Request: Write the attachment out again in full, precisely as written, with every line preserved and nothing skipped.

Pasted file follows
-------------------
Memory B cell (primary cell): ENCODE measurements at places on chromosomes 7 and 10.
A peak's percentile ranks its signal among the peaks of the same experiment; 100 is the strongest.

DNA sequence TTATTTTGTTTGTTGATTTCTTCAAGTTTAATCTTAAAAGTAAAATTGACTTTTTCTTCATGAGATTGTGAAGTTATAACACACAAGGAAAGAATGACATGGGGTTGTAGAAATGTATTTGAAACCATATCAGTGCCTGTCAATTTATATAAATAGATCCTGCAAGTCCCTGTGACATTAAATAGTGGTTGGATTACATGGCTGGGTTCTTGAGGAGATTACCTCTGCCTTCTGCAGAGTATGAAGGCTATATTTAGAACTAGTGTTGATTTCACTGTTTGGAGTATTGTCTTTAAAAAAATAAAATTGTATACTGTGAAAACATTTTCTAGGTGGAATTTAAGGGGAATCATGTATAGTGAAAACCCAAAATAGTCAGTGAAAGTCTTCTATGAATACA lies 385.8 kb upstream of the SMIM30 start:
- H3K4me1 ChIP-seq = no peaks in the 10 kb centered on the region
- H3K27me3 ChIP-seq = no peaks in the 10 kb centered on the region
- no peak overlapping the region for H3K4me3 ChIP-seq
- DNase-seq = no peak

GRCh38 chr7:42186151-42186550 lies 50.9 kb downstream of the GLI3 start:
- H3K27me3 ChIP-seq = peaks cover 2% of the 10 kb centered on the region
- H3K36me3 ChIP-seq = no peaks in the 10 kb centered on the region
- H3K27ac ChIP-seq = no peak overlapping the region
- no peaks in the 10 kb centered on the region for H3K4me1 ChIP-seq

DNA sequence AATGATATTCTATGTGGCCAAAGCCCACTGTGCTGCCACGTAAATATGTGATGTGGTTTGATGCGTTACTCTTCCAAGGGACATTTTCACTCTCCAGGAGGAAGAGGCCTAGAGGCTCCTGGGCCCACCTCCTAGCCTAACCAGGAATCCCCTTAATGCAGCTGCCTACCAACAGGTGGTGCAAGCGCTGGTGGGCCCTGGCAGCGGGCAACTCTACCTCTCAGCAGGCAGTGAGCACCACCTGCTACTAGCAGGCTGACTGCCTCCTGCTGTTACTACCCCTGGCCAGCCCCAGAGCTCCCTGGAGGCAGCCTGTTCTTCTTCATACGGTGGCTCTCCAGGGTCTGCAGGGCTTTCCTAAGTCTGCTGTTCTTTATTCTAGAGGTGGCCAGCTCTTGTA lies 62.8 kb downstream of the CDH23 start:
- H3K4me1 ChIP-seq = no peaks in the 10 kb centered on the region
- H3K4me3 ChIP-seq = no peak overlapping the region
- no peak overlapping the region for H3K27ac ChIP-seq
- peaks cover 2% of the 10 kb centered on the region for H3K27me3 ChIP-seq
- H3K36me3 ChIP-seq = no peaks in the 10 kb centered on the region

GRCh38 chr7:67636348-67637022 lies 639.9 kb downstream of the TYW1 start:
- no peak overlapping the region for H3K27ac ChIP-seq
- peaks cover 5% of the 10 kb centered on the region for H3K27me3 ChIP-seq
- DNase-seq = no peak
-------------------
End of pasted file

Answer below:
Memory B cell (primary cell): ENCODE measurements at places on chromosomes 7 and 10.
A peak's percentile ranks its signal among the peaks of the same experiment; 100 is the strongest.

DNA sequence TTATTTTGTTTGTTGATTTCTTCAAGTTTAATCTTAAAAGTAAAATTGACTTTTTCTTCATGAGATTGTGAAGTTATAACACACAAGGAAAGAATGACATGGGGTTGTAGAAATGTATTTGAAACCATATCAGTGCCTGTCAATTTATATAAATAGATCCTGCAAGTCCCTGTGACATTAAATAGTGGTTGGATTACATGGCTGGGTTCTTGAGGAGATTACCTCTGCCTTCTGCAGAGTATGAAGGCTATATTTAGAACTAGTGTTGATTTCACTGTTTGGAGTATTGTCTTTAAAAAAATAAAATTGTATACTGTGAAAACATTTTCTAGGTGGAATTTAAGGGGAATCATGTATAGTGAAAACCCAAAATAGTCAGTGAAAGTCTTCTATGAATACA lies 385.8 kb upstream of the SMIM30 start:
- H3K4me1 ChIP-seq = no peaks in the 10 kb centered on the region
- H3K27me3 ChIP-seq = no peaks in the 10 kb centered on the region
- no peak overlapping the region for H3K4me3 ChIP-seq
- DNase-seq = no peak

GRCh38 chr7:42186151-42186550 lies 50.9 kb downstream of the GLI3 start:
- H3K27me3 ChIP-seq = peaks cover 2% of the 10 kb centered on the region
- H3K36me3 ChIP-seq = no peaks in the 10 kb centered on the region
- H3K27ac ChIP-seq = no peak overlapping the region
- no peaks in the 10 kb centered on the region for H3K4me1 ChIP-seq

DNA sequence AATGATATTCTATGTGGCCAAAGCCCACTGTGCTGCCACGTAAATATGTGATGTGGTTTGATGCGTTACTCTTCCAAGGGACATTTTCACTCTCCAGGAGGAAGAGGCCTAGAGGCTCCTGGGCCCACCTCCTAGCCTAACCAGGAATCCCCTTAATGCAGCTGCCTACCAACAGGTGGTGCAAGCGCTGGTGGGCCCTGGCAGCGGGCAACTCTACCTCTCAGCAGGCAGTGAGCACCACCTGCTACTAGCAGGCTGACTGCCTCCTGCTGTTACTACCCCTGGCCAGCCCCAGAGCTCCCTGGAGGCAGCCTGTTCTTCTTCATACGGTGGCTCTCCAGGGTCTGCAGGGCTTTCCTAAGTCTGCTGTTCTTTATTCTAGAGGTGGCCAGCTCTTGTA lies 62.8 kb downstream of the CDH23 start:
- H3K4me1 ChIP-seq = no peaks in the 10 kb centered on the region
- H3K4me3 ChIP-seq = no peak overlapping the region
- no peak overlapping the region for H3K27ac ChIP-seq
- peaks cover 2% of the 10 kb centered on the region for H3K27me3 ChIP-seq
- H3K36me3 ChIP-seq = no peaks in the 10 kb centered on the region

GRCh38 chr7:67636348-67637022 lies 639.9 kb downstream of the TYW1 start:
- no peak overlapping the region for H3K27ac ChIP-seq
- peaks cover 5% of the 10 kb centered on the region for H3K27me3 ChIP-seq
- DNase-seq = no peak